I blog for Change…

As I attempt to orient the windy and often treacherous roads that encapsulate life, here are some of my thoughts on the successes, failures and ultimately the hope and positivity in which I strive for a better world. I also hope that I can use this blog as a platform to elevate the social justice issues that are somewhat forgotten in the modern discourse of staying silent on issues that challenge.

Speak Up, Speak Out.

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I’ve been in the international development sphere for the past 10 years now having worked with people living in poverty in developing countries to empower themselves to rise out of poverty. I’ve always known that this endeavour is far beyond a day to day vocation for me, it’s a calling and one which I take very seriously. I’ve spoken in the past about my lifestyle choice being to live this existence attempting to empower and after 10+ years of this work I’ve grown anything but tired of it. As time has gone on, I’ve increased my commitment past that of simply applying my time to the cause of eradicating poverty. Working in the disability sector, with a heightened focus on marginalised women I’ve come to understand that the power of raising my voice is much more potent than I ever could have imagined.

The HerStory campaign is the complete embodiment of this ideal. In a world in which silence or tacit complicity are the usual response to injustice, I more than ever understand the importance of doing the exact opposite. Working in this field I see so many hideous things and lately I’ve been more open and honest about the trauma in which I’ve absorbed subconsciously through my field visits. Seeing the evidence of so much discrimination and indignity in which so many women around the world are subjected to has not been lost on me. I’ve heard so many tales of loss, pain and hardship that comes with deeply entrenched poverty that sometimes it’s easy to forget how much of an impact it has had on my psyche. What I have learnt however is that far from letting this push me into a state of helplessness or endemic sadness, I use it as the inspiration in which I set about changing this world.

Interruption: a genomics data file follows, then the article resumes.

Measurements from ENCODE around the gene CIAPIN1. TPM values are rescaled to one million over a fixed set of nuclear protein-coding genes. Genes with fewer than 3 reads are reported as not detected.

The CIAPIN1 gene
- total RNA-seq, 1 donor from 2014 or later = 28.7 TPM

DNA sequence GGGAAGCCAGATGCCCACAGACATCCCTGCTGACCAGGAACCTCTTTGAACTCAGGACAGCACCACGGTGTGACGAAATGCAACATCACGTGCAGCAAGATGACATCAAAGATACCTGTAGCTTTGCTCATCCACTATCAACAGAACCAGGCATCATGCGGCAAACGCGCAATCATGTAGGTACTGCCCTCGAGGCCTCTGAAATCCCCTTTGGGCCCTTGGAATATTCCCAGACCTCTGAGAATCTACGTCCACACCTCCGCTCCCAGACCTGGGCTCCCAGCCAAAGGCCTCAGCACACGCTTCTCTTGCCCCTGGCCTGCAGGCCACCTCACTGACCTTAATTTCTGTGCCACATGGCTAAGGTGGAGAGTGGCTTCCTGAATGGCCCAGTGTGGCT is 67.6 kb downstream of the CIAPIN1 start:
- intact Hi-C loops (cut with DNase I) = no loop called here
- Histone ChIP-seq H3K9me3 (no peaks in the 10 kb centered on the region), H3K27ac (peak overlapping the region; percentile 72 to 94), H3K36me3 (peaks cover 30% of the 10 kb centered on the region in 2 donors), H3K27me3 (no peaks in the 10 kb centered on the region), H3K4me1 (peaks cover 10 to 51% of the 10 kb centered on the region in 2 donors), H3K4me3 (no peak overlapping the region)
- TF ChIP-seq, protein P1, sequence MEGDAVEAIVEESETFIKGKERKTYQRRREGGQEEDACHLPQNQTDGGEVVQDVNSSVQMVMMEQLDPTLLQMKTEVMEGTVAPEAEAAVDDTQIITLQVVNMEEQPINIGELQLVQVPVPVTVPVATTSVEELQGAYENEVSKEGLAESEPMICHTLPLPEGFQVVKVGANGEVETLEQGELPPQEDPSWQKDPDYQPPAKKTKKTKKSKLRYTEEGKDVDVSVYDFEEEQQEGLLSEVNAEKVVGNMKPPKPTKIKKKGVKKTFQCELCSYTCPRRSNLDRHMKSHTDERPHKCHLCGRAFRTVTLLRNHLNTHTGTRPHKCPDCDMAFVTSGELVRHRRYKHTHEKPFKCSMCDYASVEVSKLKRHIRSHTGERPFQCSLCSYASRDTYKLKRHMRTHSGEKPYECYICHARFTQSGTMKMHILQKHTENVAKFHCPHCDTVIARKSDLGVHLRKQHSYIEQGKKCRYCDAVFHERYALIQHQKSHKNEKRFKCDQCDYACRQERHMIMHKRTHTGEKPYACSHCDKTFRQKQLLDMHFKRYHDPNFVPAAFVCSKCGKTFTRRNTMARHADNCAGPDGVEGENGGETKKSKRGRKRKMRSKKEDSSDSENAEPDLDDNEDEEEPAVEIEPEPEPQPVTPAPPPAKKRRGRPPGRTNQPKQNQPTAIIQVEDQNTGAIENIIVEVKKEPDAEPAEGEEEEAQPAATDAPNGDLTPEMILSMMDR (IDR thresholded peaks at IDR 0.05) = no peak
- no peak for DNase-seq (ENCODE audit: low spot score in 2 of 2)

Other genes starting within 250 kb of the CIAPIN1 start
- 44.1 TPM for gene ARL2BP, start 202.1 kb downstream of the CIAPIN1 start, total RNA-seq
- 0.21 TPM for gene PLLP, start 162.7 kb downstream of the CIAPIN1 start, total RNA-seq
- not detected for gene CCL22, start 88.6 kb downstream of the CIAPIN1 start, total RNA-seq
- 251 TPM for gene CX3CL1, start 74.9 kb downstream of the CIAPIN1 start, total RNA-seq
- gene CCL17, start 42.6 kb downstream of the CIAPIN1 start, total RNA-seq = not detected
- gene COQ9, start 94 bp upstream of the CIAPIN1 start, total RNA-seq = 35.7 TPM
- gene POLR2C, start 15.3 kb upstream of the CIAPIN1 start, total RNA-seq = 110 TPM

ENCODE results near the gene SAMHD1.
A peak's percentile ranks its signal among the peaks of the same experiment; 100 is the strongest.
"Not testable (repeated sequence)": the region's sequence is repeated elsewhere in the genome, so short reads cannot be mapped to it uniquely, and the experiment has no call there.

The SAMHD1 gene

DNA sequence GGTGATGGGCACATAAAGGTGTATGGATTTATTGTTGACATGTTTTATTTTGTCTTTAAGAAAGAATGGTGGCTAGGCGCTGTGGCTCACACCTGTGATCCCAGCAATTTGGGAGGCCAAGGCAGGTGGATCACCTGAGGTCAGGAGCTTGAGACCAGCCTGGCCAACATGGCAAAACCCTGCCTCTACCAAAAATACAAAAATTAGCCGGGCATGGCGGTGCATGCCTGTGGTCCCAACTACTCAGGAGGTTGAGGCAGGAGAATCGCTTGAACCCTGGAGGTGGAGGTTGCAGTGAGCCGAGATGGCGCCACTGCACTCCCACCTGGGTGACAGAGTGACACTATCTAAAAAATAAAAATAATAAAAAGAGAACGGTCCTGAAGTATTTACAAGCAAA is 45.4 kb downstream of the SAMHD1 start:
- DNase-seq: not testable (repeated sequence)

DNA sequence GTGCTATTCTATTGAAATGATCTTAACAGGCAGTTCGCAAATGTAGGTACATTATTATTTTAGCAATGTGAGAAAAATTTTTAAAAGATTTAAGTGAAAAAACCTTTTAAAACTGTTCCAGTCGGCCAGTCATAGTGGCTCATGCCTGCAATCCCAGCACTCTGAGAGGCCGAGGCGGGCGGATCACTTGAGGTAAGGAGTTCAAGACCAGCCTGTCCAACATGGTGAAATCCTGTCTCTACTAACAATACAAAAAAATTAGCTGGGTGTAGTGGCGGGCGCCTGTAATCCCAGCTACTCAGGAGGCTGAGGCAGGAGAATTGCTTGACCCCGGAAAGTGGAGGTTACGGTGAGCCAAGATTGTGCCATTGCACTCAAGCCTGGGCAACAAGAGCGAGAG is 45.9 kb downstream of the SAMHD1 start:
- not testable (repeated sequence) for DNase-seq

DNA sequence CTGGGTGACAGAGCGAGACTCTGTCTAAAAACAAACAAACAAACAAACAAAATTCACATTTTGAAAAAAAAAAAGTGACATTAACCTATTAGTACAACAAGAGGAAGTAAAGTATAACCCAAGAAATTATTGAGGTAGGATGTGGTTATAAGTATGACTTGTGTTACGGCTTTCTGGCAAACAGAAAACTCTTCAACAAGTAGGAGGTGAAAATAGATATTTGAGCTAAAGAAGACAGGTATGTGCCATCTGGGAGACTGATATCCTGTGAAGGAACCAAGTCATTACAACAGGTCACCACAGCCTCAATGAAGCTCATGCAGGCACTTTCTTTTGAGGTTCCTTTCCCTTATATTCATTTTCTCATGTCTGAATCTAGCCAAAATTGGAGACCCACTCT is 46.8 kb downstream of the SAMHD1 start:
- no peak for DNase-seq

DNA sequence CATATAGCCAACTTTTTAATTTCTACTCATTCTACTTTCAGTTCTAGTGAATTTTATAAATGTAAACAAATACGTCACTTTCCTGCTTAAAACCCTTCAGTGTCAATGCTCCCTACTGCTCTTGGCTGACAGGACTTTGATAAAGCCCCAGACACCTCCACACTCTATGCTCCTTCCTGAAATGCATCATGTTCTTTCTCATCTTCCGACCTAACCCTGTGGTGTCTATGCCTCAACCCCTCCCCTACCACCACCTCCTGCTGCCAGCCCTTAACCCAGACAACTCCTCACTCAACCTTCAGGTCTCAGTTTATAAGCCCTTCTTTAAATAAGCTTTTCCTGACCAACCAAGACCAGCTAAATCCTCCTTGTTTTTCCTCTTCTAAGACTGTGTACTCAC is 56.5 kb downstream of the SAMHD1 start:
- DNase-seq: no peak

In truth 2017 has not been a good year for women, women’s rights or the struggle for gender equality as a whole. The never ending metaphorical beat down of the pursuit for justice is one which is easy to give into, lay down and stay silent on due to sheer helplessness and frustration. But my voice is a powerful one, just as others are and particularly of those of you who are reading this article. I don’t promote the saying that we need to speak for those who are voiceless. This is a pointless and utterly denigrating statement which identifies those who are vulnerable and marginalised as defenceless victims who have nothing to offer. People living in power and especially those who are women are not voiceless, instead they simply lack the platform to raise their voices and be heard on a large scale. This is where you and I, and others like us have the ability to speak with them (again not for them) and leverage the platform we have as educated young people in developed countries trying to make a difference in this world.

So every time you feel demoralised by the events of this tumultuous and increasingly discriminative world remember to speak up, speak out and continue to commit to the fight of seeking justice and promoting equality. The battle cry of the HerStory campaign lives within this exact ideal and in which we continue to draw light on the particular injustice of denial of sexual and reproductive rights which is costing women their lives. It centres around the paradigm that if we continue to speak about the abhorrent nature of this repeal of women’s rights that the conversation keeps going and the women who are facing the bulk of this discrimination know that they are not alone in this fight. These women understand that we will not ignore their plight and simply go on with our lives in spite of their peril. We stand beside them and demand the commitment to basic human rights in which women the world over are allowed to make choices about what happens to their own bodies, which has scarily become far from a foregone conclusion.

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